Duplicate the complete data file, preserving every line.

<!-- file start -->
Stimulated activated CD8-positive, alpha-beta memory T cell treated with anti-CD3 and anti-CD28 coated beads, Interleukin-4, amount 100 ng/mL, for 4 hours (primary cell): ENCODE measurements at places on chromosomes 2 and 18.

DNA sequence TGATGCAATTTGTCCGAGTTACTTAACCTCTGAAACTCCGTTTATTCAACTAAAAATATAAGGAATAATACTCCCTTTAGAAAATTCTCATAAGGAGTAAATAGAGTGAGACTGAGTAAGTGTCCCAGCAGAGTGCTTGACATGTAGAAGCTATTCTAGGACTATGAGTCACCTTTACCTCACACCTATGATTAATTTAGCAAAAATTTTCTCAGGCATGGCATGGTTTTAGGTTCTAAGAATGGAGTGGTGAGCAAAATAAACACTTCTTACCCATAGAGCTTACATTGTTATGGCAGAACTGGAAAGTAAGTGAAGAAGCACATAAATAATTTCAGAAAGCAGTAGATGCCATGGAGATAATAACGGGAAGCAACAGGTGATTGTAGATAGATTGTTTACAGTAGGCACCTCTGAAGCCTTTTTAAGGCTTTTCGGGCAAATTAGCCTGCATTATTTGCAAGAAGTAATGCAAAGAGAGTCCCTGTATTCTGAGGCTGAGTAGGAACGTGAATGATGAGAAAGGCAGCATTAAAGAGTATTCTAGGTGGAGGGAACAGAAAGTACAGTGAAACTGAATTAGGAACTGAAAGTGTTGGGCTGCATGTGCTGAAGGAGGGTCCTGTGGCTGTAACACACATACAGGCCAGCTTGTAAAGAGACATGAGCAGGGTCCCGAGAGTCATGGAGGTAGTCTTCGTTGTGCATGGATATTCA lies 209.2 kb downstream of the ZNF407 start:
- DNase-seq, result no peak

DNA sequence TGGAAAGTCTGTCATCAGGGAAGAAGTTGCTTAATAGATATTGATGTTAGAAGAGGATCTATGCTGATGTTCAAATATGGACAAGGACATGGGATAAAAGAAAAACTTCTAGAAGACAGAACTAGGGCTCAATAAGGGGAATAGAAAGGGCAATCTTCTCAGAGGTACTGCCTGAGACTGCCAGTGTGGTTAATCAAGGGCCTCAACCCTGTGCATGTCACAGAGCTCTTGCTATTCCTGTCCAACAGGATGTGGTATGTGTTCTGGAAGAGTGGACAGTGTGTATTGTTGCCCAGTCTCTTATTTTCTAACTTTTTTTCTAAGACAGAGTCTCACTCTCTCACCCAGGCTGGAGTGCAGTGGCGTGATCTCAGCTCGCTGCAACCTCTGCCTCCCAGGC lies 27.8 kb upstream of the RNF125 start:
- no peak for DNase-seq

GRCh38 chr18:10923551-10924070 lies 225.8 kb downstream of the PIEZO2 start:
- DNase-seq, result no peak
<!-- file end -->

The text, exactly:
Stimulated activated CD8-positive, alpha-beta memory T cell treated with anti-CD3 and anti-CD28 coated beads, Interleukin-4, amount 100 ng/mL, for 4 hours (primary cell): ENCODE measurements at places on chromosomes 2 and 18.

DNA sequence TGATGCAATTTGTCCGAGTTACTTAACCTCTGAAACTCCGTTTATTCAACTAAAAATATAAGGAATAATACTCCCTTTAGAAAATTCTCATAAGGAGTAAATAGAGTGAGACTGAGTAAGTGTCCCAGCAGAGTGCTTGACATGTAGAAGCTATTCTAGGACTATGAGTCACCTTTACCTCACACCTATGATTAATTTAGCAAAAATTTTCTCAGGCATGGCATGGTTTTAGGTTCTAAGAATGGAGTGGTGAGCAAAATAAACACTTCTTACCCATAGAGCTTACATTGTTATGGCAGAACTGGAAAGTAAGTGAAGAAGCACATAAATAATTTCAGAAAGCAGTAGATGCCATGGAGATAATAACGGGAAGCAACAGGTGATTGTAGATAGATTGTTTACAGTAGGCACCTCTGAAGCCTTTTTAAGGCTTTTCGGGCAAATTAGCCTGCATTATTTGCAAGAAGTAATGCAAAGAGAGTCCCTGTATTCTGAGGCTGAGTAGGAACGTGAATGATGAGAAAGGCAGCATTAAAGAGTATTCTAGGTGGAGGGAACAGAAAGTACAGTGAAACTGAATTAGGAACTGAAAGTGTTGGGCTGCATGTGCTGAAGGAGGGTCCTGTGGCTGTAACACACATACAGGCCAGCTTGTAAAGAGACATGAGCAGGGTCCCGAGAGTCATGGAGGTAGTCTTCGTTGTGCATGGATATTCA lies 209.2 kb downstream of the ZNF407 start:
- DNase-seq, result no peak

DNA sequence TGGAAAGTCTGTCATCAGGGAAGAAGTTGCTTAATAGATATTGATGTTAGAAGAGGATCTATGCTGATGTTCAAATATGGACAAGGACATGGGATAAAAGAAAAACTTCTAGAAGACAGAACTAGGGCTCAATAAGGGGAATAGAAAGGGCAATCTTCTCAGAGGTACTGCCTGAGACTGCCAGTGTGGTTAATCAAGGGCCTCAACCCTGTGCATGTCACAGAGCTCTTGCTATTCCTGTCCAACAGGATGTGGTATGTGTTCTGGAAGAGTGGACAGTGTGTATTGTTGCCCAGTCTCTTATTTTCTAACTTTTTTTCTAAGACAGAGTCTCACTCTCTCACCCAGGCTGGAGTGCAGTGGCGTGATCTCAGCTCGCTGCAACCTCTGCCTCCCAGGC lies 27.8 kb upstream of the RNF125 start:
- no peak for DNase-seq

GRCh38 chr18:10923551-10924070 lies 225.8 kb downstream of the PIEZO2 start:
- DNase-seq, result no peak